Thursday, July 26, 2012

Live Q&A with a Zookeeper!!

Photo Courtesy of Me
As many of you know, I used to host a weekly blog column I called "Wildlife Wednesdays: Ask a Zookeeper." Utilizing my knowledge as a zookeeper, animal trainer and environmental educator, I answered your animal-related questions--many of which came from your story ideas and manuscripts.

(Credit for the idea actually belongs to Lydia Kang, who is a medical doctor as well as a young adult author. Her "Medical Monday" posts offer incredible insight into disorders, injuries and such. Many writers I know have made her their go-to doctor whenever they have story-related questions--i.e., "How long could a person be knocked unconscious without suffering brain damage?" "How long does it take for a sleeping pill to start working?" etc.)

I figured many of you out there might have similar animal-related questions, so "Wildlife Wednesday" was born. The column had a good run. Here are links to some of my favorite posts, including my bear attack post, which has BY FAR the most hits of anything I have ever written:
5. Ask a Zookeeper: Clever Capuchin Monkeys

Unfortunately, my life got a little overwhelming this spring (see An Explanation: Where I Have Been), so I had to give the column a temporary hiatus. 

I have been wanting to bring Wildlife Wednesdays back for awhile, so I was very pleased when Dan Corbin of contacted me to see if I wanted to host a zookeeper Q&A on his website.

Jobstr, by the way, is a website "where you can ask people anything about their jobs. Whether you’re exploring new career paths or simply want the down-and-dirty on the professions of others, Jobstr allows you to ask everything, from the most basic questions to the most provocative." (BTW, what an AMAZING resource for writers! Everything you could ever hope to know about any job in the world, from police officer to day trader to professional poker player!)

I happily agreed, and my Q&A is now live! Do you have an animal or zookeeping-related question? Please stop by and visit: Jobstr: Zookeeper / Animal Trainer. (Or, if it's a really long and complicated question, feel free to email me directly instead: lisa.chickos(at)hotmail(dot)com.)

Wish me luck!

Tuesday, July 24, 2012

Rest in Peace, Sydney the Giraffe

Sydney the Giraffe (Photo Courtesy of ZooWorld)
Thirteen years ago, I nervously filled out a volunteer application and began my first real (if unpaid) zoo job at ZooWorld of Panama City Beach, FL. I was given a rake, a bucket and an introductory lesson about the petting zoo. Here are the highlights:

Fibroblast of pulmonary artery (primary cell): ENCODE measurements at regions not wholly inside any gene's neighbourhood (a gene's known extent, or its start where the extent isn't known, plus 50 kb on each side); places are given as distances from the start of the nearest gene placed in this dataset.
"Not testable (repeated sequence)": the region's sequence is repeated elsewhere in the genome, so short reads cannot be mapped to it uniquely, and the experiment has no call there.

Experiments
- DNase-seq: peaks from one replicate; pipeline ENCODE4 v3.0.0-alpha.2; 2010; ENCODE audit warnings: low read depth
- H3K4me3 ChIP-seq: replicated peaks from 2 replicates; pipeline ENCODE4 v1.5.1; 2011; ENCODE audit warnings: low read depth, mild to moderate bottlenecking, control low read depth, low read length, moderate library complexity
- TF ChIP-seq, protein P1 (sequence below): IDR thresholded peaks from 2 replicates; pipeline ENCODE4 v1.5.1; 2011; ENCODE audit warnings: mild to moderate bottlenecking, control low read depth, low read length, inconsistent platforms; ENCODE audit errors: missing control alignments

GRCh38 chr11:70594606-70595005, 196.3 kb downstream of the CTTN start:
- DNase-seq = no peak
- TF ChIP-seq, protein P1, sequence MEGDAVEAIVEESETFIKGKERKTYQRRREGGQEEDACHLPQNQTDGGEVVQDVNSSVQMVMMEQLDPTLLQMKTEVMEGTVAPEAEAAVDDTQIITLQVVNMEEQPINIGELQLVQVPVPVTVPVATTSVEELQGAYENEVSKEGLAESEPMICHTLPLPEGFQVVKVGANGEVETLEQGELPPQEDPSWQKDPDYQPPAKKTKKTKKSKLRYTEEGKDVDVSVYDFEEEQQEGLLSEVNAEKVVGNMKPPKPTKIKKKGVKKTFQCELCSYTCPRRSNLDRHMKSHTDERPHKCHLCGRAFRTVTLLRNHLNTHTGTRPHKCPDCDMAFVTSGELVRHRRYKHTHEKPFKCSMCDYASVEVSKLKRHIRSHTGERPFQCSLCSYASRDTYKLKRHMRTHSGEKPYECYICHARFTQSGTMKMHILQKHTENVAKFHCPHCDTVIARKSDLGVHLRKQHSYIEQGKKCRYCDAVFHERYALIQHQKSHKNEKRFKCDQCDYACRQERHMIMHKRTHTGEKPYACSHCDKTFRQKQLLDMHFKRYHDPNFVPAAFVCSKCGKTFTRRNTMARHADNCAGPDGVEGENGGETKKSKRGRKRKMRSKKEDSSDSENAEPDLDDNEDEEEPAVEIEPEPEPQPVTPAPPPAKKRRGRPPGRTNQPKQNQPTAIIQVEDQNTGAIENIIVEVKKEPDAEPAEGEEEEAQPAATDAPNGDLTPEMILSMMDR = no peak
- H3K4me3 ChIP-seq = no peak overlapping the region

1. The goats will figure out a way to escape. It is your job to play linebacker and catch them before they make a dash for the rest of the zoo.
2. The llamas really do spit. Oh, and they hate you. For real. Never look them in the eye.
3. The goats will realize your fear of the llamas very quickly. They will spend most of their time INSIDE the llama enclosure. Don't you DARE go in there after them, or you will be sorry.
4. The pigs are fantastic, and they are actually really smart. Rethink your decision to eat pork.
5. Stay away from the dromedary camel. He is the only creature in the entire petting zoo scarier than the llamas.
6. You will meet a giraffe named Sydney, and he will completely rearrange your destiny.

Okay, maybe no one TOLD me Sydney would rearrange my destiny, but he did. Literally and profoundly.

It didn't happen immediately. I was mostly nervous around him at first. That long, bowlegged stance... The super flexible neck... The muscles that rippled like waves through his chest... Sydney may as well have been an alien--and a wicked fast alien at that--so I mostly just dropped off his food and stayed as far away from him as possible.

But then something strange happened. He started watching me. He began perking up whenever he saw me, and he began leaving guests on the platform to run over to the barn to see me.

Did this animal actually know who I was? Did this animal actually (*gulp*) LIKE me?